International Public Health
Malaria, the spread of HIV/AIDS and natural disasters are just a few of the many international public health concerns. To learn more about the education you'll need to address these concerns and develop programs for the public and private sectors, read on.
Is International Public Health Right for Me?
As a general field, public health is concerned with preventing disease and improving the quality of life by reaching beyond healthcare to address undelying economic and social issues. On an international scale, this can translate to working in poor and developing countries to halt the spread of infectious disease. International public health workers may also provide resources in the aftermath of natural disasters, design economical strategies for healthcare delivery and develop educational programs to increase awareness within vulnerable communities. This field may be especially appealing to people who are service-minded and have strong leadership, research and analytical abilities.
Careers in public health are varied and may correspond to your area of specialization. International public health professionals often work in development, education and outreach, consulting and research. Common employers include relief agencies, ministries of health, schools and research institutions. You could also be employed in a medical facility or work for a government agency, like the U.S. Department of Health and Human Services.
Additional opportunites may be found with international public health groups, private community-based organizations or social service agencies. Some positions might require spending time abroad or in areas with high concentrations of disadvantaged and medically underserved populations.
Employment and Salary Information
The U.S. Bureau of Labor Statistics (BLS) has projected a much-faster-than-average increase in jobs for medical and health services managers and health social workers nationwide from 2012-2022. A faster-than-average growth in employment was expected for health educators during the same 10-year period. As of May 2013, the BLS reported that healthcare social workers earned a median annual salary of $50,820. At that same time, the median annual salary for health educators was $49,210, while medical and health services managers earned $90,940 (www.bls.gov).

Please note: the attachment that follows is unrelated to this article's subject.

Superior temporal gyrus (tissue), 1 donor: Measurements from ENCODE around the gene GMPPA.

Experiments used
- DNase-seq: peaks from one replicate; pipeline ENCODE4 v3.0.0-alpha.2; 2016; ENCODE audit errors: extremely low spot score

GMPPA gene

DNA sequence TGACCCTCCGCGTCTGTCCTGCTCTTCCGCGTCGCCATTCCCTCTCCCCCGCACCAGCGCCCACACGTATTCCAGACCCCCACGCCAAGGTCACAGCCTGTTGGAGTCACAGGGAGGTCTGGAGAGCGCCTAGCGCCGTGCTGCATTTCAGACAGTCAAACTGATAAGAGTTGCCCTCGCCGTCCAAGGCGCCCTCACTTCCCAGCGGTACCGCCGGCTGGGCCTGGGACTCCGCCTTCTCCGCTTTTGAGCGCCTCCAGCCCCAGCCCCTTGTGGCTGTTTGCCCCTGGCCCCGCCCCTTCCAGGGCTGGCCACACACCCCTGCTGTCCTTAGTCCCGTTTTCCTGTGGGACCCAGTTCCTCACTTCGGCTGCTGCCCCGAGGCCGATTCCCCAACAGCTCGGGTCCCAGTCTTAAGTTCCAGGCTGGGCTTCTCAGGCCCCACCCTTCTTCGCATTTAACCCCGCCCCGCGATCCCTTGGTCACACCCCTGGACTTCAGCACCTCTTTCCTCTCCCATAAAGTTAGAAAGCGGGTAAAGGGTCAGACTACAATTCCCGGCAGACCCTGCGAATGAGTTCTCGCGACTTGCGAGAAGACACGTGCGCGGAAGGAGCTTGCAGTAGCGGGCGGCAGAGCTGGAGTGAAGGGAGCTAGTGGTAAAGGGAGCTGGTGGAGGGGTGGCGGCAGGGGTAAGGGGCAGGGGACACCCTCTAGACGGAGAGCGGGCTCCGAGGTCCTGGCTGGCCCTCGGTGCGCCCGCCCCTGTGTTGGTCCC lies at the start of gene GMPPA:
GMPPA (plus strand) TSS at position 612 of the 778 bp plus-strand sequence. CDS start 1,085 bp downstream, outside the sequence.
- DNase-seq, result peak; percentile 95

How Can I Work in International Public Health?
As an aspiring international public health professional, you'll have access to a variety of public health degree options. While associate's degrees can be found, a bachelor's degree in public health or a closely related field is usually required to obtain an entry-level position in the field, as reported by the BLS. According to the Association of Schools of Public Health, many public health jobs require an advanced degree, such as a Master of Public Health (MPH), Master of Health Science (MHS) or Master of Science in Public Health (MSPH). Doctor of Public Health (DrPH) programs are also available (www.whatispublichealth.org).
Depending on your particular career objectives, you may consider earning a dual degree, such as a Master of Business Administration and MPH in Global Health (MBA/MPH), Master of Social Work and MPH (MSW/MPH) or MSPH and Peace Corps Master's International (MSPH/MI). Some schools offer combined bachelor's and master's degree programs that can be completed in just five years. Regardless of the type of degree program you choose, look for public health schools accredited by the Council on Education for Public Health. If you want to work as a social worker, it's important to note that you'll need to earn a license after completing your master's degree and around 3,000 hours of supervised work experience.
In an international public health degree program, you'll likely take courses in biostatistics, global trade, epidemiology and public policy. You'll also study infectious and chronic disease, program management, environmental health and disaster science. Additional requirements include a field practicum and training in research methodology. Professional organizations offer ongoing opportunities for professional development, such as the Certified Health Education Specialist credential offered by the National Commission for Health Education Credentialing, Inc. (www.nchec.org).